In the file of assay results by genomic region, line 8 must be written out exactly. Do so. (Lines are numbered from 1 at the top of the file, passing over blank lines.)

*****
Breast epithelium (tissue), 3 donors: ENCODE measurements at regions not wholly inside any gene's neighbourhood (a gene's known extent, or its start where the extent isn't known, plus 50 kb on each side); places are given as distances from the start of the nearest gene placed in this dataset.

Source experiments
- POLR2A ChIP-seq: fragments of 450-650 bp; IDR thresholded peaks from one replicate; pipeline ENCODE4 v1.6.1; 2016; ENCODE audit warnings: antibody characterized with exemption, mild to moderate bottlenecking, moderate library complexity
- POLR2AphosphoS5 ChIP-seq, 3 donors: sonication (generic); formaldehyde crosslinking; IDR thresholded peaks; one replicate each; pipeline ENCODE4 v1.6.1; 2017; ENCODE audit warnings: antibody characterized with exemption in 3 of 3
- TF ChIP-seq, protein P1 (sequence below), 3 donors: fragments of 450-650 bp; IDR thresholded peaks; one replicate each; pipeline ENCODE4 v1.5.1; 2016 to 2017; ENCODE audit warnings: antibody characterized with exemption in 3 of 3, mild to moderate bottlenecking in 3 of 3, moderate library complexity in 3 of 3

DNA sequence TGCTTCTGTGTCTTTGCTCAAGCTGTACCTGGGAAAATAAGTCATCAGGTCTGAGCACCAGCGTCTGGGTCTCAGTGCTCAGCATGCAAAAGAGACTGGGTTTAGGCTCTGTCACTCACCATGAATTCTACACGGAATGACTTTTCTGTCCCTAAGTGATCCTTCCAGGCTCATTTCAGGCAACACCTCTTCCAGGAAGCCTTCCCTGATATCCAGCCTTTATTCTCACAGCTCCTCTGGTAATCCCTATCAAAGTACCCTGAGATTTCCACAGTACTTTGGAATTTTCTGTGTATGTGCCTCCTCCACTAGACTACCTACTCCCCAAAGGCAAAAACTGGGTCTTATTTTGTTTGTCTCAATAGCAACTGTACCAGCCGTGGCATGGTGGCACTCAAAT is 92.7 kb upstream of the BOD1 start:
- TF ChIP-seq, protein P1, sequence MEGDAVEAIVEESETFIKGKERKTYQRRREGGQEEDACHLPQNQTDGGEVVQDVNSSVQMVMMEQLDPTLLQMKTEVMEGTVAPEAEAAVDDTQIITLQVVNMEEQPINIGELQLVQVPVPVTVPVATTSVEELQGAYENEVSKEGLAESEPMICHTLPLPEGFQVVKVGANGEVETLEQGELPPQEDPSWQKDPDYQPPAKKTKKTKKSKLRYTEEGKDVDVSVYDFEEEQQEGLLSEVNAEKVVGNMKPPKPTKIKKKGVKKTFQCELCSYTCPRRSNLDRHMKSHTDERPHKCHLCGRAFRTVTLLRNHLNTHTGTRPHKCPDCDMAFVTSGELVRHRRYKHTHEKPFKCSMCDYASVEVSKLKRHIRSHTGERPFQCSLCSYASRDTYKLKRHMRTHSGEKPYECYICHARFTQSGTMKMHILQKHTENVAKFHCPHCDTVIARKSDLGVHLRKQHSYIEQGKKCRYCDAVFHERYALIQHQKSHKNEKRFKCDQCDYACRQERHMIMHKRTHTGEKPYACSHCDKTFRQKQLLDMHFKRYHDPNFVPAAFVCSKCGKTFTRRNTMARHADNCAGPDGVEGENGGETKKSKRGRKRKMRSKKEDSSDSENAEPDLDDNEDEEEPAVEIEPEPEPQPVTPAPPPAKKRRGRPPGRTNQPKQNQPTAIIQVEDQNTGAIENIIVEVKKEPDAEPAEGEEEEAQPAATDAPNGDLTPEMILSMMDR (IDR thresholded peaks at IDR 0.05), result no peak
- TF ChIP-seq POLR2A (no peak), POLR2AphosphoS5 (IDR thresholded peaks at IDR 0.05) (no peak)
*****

- TF ChIP-seq POLR2A (no peak), POLR2AphosphoS5 (IDR thresholded peaks at IDR 0.05) (no peak)